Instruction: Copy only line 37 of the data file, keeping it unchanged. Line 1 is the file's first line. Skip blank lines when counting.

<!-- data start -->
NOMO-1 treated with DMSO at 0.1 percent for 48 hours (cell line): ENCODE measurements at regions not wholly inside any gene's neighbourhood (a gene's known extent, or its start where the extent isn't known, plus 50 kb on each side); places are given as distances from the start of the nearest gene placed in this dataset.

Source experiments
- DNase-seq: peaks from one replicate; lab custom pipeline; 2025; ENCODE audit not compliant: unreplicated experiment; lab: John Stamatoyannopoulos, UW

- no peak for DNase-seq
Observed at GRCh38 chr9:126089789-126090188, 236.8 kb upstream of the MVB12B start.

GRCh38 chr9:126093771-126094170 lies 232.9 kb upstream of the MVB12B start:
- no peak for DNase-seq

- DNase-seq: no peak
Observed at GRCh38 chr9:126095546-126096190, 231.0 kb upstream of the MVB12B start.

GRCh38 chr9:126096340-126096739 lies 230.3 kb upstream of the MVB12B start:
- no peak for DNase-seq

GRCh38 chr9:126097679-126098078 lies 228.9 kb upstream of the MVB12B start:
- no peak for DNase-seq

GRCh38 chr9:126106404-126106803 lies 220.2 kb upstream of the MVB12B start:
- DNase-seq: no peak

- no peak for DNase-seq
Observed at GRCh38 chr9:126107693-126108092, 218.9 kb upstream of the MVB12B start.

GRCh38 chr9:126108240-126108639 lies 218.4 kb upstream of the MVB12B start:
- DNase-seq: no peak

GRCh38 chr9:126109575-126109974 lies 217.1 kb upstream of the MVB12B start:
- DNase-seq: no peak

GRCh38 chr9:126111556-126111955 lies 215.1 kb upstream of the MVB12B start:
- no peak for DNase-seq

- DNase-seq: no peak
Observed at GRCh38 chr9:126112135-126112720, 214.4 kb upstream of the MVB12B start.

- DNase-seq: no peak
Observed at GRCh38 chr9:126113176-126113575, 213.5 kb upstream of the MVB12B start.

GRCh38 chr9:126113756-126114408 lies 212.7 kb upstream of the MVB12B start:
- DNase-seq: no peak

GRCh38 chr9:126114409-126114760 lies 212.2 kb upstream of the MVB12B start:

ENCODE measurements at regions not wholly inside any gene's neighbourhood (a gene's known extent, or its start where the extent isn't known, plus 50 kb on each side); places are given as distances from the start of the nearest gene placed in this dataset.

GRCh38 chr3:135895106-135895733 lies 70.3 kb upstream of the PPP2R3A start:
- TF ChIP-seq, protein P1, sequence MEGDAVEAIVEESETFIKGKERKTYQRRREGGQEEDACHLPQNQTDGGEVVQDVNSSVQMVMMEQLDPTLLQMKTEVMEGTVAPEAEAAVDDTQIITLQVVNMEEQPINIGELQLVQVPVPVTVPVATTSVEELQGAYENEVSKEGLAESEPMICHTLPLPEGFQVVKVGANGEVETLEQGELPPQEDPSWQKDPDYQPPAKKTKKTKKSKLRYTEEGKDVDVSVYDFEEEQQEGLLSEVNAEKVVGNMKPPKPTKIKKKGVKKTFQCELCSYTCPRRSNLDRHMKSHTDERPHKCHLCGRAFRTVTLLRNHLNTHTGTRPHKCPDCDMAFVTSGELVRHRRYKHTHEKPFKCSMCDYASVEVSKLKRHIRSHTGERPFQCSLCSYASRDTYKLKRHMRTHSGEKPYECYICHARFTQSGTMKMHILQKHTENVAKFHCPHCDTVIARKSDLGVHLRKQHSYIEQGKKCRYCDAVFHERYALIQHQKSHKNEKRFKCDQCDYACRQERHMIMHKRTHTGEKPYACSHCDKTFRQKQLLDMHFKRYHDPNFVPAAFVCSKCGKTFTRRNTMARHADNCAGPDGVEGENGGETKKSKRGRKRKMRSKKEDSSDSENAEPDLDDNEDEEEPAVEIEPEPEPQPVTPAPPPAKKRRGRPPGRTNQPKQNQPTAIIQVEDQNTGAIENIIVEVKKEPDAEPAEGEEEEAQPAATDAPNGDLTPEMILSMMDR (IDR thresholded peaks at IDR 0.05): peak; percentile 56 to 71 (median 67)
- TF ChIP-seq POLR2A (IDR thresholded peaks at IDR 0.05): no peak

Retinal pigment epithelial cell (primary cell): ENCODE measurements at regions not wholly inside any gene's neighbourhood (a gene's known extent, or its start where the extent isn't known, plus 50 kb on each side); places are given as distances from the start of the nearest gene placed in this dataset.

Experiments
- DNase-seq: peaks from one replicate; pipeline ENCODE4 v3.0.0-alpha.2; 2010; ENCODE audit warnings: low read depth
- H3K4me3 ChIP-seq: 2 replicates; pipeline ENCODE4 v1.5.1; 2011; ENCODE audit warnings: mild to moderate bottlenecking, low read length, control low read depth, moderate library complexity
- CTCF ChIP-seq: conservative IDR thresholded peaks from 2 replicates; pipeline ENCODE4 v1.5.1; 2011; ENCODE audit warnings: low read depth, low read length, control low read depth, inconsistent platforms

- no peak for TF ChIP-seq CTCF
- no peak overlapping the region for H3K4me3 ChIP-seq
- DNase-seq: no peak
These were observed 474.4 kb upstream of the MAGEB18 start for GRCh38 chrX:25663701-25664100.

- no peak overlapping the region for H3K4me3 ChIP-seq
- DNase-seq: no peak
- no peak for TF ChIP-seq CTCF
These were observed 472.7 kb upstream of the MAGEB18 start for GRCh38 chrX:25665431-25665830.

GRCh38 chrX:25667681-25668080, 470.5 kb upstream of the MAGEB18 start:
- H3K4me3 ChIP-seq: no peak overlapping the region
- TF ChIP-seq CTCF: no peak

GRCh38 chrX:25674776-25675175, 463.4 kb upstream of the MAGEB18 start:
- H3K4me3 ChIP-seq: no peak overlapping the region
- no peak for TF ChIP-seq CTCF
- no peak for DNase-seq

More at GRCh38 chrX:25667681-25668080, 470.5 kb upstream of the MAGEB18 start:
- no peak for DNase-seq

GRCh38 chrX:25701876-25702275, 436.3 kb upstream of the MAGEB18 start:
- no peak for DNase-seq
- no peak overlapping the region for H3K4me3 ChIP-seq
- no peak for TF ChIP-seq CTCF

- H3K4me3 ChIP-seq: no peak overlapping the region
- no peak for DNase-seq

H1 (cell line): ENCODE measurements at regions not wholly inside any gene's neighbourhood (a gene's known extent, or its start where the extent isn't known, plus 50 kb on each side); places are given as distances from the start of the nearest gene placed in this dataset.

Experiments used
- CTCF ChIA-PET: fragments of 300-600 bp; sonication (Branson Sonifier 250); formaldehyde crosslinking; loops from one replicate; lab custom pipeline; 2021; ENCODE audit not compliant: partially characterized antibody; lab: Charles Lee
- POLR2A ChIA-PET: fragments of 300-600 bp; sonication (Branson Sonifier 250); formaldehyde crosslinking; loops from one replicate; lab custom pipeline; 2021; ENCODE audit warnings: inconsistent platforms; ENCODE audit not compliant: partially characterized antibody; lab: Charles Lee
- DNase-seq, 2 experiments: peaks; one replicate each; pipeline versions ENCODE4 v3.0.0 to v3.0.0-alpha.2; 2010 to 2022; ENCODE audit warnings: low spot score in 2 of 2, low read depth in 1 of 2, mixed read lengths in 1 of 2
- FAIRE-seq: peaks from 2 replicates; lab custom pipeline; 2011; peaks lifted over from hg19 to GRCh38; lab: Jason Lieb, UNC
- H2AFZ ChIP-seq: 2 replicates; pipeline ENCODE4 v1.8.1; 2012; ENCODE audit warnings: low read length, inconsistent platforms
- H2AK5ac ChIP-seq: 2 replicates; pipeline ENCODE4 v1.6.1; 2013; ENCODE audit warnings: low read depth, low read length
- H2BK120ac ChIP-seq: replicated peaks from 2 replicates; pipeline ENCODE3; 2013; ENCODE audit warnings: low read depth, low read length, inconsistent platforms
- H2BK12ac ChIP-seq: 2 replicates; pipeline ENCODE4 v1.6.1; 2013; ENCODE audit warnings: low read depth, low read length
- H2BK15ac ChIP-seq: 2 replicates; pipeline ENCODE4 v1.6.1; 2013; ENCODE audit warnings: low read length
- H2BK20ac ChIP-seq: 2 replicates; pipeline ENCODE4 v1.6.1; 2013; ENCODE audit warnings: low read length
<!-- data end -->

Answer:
- DNase-seq: peaks from one replicate; pipeline ENCODE4 v3.0.0-alpha.2; 2010; ENCODE audit warnings: low read depth